Al Qaeda in the Arabian Peninsula (AQAP)

Overall Threat Assessment

There is lack of consensus amongst experts over the level or magnitude of threat posed buy the al Qaeda organization that has a strong ground in the Arabian Peninsula. However it is clear that al Qaeda’s aim is to carry out terror activities against the United States and its western allies as well as against the perceived interests of the United States. It is assumed that, based on the capabilities of the organization, that al Qaeda has lost ground in terms of power and capabilities since the attacks of September 2001[1]. The threat has been replaced over the years by the presence of loosely organized terror cells that subscribe to the ideologies of al-Qaida. Based on such beliefs, it is assumed that Al Qaida lacks the manpower or general capabilities of planning significant events similar to those of September 2011 as a result of lack of cohesiveness amongst the loosely fitted entities that subscribe to al Qaida.

However, it is important to note that al Qaida still remains a significant threat to the United States given that its leadership is assumed to be in constant contact with the loosely connected and affiliated terror cells. Thus Al Qaida as an organization still remains a significant threat given that its structure possesses the capabilities necessary for carrying large terror attacks on western nations and their respective interests.


The founder of this terror organization, Osama bin laden was born on July 1957 from a wealthy family in Saudi Arabia and of Yemeni origin. A majority of people in Saudi Arabia are Sunni Muslims and Osama bin laden is thought to have taken up religious Islamism views while he was studying at the King Abdul Aziz University located in Jeddah, Saudi Arabia[2]. He was thereby influenced by the Muslim brotherhood during his interactions with individuals such as Muhammad Qutb and his lecturer Dr. Abdullah al-Azzam.  Dr. Abdullah al-Azzam has been termed as the primary architect of jihad that was aimed at retaliation and protesting against the invasion of the Arab countries by the Soviet Union. Subsequently, Osama bin laden travelled to Afghanistan after the Soviet Union’s invasion of Afghanistan in December 1979 to join Azzam. It is assumed that he was able to use his personal funds for establishing himself as a donor to the Afghan mujahedeen as a well as a recruiter of Islamic and Arab volunteers to fight the soviet forces.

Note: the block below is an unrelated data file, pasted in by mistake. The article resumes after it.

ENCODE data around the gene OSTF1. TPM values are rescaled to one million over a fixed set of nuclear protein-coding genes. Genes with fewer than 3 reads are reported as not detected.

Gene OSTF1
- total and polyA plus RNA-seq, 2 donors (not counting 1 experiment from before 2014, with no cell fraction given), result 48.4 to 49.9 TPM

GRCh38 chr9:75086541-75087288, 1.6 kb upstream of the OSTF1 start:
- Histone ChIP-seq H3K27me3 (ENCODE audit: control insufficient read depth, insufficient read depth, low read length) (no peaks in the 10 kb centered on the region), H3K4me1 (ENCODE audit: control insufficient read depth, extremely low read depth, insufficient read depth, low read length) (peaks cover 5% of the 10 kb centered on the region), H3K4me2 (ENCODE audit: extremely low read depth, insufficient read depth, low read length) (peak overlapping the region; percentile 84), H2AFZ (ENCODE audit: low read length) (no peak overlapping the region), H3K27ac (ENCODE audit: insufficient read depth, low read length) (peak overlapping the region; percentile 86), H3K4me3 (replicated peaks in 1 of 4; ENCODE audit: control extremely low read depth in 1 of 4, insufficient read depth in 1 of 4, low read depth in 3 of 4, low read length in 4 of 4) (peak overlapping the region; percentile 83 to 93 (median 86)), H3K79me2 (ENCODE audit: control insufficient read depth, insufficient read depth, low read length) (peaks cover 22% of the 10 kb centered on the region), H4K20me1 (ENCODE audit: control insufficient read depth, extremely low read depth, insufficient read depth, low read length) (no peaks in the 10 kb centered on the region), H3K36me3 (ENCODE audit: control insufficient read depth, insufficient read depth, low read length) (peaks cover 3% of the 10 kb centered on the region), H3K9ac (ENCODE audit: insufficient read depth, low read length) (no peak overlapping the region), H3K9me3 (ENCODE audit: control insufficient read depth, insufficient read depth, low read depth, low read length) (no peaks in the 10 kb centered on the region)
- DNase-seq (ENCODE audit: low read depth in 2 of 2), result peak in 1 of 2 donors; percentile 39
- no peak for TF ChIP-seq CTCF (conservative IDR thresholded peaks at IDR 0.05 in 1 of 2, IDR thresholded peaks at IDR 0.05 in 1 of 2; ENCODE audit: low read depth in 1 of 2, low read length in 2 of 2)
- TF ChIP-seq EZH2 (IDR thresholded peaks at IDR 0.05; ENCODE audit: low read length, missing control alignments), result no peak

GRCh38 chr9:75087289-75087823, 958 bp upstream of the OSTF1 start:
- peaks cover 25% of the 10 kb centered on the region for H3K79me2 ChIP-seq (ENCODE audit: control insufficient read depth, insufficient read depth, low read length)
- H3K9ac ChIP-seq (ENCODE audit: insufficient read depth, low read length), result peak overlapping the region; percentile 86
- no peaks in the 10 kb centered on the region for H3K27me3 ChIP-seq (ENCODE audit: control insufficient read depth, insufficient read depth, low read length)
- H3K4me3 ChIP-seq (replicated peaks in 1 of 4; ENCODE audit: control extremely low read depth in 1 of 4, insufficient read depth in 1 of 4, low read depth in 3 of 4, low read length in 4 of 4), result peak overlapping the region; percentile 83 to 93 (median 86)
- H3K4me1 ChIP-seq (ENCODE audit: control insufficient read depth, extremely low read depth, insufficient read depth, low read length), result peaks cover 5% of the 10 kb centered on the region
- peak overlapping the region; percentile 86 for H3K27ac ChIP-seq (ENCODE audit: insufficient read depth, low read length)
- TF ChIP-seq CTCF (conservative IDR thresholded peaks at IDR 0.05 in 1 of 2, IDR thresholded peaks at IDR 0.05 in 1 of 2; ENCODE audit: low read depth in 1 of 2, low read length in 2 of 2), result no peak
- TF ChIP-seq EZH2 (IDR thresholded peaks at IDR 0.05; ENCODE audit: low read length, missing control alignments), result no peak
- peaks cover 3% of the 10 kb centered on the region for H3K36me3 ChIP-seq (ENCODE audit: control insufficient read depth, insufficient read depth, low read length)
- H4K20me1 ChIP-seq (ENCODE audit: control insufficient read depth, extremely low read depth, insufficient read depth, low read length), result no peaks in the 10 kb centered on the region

In the year 1984 Azzam and bin laden were able to establish offices in Arab countries Europe and the United States guised as a means of fund raising and recruiting volunteers and fighters for the jihad against the occupation of Muslim countries by non-Muslims. This network was known as the Maktab al- Khidamat (Services Office) and came to be the forerunning entity towards the formation of al Qaeda. The United States at the time saw it fit for the agency to recruit volunteering fighters in the war against the soviets. Critics claim that the United States was also involved in direct financial and military aid in providing support to the mujahedeen fighters against the soviets. It is noted that the mujahedeen fighters were effective in persuading the Soviet Union to pull out of Afghanistan.

In the year 1988, bin Laden, Azzam and the entire network contemplated on avenues to utilize the force. It is noted that the term Al Qaida was developed in reference to the force which could be used as a rapid reaction force against any perceived threats against the Muslims around the world. However, Bin Laden differed with Azzam’s perspective and instead wanted the force to be utilized to topple the pro-western Arab leadership, in this case Saudi Arabia and Egypt. Essentially, the entity denounces and strongly opposes the Al Saud Monarchy given the latter’s gradual engagement with western powers[3].

The Al Qaida in the Arabian Peninsula (AQAP) was formed in early 2009, which is a merger between the al Qaeda factions in Yemen and Saud Arabia. The Saudi faction is noted to have been completely suppressed by the Saudi government which necessitated the fleeing of a majority of its members and leadership to Yemen to continue its terror operations. In the early 1990s the organization was able to exploit the political and economic challenges that were inherent in the Arab counties and the growing levels of discontent amongst the public. However in the early 2000s the entity faced growing levels of counterterrorism, activities initiated by governments.

Al Qaida in Yemen has been focused on capitalizing on the extensive public dissatisfaction which has been understood to be the source of its success in this Arab country. After the year 2003, the al Qaeda faction in Yemen was crippled by the extensive counterterrorism activities by the United States and the Yemeni government. However, the united state’s involvement in Afghanistan and Iraq, the Yemeni government was faced with a growing challenge in containing the Shia uprising. This was an effective opportunity for the al Qaida faction to regroup which was marked with the 2006 Sana’a jailbreak that saw the escape of more than 23 high level al Qaida operatives. The year 2009 saw the merge between the two entities with AQAP becoming the most effective terror entity that saw the bombing of passenger planes in 2009 and cargo planes in 2010.

Membership and Leadership